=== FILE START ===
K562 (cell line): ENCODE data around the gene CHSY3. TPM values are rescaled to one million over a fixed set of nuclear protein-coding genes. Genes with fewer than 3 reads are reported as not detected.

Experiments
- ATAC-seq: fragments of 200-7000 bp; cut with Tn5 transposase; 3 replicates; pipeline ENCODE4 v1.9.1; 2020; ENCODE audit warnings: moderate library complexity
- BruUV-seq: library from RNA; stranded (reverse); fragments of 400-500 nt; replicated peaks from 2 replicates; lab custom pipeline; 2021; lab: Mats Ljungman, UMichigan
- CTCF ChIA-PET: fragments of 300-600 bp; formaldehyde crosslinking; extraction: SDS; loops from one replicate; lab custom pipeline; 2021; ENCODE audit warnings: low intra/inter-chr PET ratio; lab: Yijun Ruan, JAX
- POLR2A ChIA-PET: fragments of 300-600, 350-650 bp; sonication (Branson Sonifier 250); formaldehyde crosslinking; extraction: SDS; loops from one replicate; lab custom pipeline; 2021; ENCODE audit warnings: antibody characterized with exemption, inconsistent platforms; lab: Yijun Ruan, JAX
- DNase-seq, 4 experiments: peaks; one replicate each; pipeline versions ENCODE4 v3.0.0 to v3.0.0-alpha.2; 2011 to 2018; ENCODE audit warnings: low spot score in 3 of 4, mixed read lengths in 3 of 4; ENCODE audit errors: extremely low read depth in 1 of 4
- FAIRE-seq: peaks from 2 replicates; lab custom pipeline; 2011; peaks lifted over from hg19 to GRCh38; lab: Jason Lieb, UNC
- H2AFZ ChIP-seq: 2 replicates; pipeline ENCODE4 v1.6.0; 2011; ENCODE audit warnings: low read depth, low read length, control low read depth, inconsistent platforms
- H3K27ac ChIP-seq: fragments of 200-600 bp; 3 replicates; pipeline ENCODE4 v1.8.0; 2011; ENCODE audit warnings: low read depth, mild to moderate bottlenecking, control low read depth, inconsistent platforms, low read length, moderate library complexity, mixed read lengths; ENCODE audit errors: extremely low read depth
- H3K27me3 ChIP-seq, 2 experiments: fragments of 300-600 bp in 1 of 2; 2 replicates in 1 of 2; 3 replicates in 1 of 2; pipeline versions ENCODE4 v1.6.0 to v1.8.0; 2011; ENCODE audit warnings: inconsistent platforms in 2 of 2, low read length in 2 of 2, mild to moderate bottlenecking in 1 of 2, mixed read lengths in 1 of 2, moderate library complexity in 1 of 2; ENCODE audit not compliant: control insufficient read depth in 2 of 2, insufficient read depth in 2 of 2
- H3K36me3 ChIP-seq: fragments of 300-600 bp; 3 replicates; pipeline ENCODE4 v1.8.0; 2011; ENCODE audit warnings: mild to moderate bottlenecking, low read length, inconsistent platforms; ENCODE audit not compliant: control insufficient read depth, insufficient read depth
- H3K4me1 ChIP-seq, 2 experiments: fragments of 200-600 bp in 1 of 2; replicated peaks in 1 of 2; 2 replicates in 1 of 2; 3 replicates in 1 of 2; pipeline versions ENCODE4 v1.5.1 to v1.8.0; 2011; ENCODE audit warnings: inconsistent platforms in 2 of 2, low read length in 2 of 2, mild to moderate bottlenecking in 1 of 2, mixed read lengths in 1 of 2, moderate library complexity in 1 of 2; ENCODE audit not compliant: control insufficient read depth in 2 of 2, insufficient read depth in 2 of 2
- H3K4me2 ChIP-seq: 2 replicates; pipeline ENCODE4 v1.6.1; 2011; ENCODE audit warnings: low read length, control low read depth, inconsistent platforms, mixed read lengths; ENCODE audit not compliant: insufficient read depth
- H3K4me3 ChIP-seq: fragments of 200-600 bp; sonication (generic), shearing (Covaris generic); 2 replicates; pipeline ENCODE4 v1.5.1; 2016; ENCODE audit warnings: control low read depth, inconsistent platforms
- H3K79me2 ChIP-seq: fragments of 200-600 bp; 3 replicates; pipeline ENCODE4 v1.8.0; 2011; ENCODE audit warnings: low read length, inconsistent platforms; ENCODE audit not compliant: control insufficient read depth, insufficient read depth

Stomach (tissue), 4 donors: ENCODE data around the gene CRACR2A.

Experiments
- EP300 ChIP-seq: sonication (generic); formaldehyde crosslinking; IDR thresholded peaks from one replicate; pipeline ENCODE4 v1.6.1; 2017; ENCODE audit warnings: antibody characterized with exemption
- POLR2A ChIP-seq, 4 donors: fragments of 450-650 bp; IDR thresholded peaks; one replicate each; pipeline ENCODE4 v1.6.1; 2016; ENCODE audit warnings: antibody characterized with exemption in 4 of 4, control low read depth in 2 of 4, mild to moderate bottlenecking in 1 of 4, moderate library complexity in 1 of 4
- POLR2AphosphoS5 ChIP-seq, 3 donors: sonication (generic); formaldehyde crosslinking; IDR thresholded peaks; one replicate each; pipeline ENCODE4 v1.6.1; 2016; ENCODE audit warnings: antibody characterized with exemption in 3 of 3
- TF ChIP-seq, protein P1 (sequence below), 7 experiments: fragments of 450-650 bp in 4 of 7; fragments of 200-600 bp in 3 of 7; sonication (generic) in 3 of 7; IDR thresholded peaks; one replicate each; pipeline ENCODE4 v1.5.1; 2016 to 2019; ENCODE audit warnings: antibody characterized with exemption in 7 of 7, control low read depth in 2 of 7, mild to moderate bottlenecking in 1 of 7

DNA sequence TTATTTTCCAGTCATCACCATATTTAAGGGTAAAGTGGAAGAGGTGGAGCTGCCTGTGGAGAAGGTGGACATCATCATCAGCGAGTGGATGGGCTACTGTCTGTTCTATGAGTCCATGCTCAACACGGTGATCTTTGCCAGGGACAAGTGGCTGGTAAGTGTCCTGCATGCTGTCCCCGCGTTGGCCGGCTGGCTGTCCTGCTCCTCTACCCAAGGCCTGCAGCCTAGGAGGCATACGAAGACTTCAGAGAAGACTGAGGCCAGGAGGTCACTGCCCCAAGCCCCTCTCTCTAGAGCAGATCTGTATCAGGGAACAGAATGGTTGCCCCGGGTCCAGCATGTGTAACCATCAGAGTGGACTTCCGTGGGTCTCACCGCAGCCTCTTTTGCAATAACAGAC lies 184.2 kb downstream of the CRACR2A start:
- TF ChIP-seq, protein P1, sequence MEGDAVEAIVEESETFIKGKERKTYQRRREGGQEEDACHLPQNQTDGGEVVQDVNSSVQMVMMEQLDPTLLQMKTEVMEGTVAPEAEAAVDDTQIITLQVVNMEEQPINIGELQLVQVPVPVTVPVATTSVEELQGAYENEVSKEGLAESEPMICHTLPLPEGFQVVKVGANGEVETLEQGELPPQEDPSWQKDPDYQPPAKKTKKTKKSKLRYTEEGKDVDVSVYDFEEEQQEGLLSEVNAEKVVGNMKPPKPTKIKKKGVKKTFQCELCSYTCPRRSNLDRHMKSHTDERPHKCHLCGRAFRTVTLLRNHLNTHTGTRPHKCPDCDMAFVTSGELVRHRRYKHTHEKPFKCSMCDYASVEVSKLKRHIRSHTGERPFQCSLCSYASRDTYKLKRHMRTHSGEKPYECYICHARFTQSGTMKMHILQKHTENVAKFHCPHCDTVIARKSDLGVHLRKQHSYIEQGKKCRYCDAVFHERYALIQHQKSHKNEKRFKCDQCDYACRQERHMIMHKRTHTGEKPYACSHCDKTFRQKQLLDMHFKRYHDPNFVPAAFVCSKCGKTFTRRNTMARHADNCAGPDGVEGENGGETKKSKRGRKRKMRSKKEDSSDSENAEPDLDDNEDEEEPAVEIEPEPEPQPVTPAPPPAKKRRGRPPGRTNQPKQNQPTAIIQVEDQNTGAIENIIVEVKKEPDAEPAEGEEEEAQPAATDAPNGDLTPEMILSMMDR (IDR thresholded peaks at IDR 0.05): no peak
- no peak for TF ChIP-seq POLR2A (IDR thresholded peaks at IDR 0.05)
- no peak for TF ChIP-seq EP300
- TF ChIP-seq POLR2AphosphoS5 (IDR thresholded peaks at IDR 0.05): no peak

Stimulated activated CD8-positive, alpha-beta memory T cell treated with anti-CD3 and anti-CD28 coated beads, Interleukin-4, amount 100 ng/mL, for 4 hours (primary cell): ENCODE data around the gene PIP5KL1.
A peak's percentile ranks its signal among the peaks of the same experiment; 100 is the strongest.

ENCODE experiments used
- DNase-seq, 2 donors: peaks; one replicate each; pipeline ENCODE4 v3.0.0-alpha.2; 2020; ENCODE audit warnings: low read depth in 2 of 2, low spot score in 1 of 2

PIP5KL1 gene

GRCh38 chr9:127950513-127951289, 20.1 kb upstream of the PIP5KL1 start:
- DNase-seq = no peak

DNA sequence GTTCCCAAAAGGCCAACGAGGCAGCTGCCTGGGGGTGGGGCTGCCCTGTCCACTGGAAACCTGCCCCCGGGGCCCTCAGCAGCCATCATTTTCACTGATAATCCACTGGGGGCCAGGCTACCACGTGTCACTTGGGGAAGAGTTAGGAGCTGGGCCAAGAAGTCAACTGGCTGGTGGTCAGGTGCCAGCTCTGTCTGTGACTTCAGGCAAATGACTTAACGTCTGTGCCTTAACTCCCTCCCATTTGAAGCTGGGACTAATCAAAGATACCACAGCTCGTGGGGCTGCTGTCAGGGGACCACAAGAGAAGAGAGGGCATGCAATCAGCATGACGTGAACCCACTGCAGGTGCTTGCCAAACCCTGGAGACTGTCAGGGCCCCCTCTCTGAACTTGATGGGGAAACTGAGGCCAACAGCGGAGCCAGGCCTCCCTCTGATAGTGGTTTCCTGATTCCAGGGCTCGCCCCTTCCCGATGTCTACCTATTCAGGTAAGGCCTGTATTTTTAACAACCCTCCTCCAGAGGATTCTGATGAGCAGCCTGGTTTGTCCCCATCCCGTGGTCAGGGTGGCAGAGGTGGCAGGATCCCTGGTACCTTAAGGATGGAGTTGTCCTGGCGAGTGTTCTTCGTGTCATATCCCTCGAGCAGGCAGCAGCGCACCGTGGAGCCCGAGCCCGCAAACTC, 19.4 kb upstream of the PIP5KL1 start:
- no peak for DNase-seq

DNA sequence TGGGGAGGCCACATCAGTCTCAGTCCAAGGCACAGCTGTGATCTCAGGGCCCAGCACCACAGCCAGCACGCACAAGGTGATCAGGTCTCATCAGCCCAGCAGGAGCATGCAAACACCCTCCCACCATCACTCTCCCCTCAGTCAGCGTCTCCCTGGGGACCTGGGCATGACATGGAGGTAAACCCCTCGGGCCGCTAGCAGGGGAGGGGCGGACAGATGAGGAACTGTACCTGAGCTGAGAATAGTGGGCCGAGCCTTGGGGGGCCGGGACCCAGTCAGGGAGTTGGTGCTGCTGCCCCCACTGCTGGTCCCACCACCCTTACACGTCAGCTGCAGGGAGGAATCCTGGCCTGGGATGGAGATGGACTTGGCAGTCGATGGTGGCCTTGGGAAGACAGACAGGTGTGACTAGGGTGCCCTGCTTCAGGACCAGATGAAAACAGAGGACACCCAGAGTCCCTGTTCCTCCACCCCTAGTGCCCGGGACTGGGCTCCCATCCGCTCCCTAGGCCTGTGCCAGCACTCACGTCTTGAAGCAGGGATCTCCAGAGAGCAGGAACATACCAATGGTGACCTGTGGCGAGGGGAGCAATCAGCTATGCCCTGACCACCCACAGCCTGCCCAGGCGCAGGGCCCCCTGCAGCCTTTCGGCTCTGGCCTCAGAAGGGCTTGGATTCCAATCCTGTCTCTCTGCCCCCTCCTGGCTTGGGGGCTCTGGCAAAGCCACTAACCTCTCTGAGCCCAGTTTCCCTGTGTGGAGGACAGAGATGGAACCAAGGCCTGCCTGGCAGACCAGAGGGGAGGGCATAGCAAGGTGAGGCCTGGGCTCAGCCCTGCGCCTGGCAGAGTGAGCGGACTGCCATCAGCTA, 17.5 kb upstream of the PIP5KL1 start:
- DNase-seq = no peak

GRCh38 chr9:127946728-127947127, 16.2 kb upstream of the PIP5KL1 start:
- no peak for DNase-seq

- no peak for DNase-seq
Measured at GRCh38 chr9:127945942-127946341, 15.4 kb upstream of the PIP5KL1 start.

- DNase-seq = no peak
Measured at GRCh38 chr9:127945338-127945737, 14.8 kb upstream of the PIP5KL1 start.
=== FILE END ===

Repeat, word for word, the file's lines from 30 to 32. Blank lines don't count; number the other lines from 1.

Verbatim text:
ENCODE experiments used
- DNase-seq, 2 donors: peaks; one replicate each; pipeline ENCODE4 v3.0.0-alpha.2; 2020; ENCODE audit warnings: low read depth in 2 of 2, low spot score in 1 of 2

PIP5KL1 gene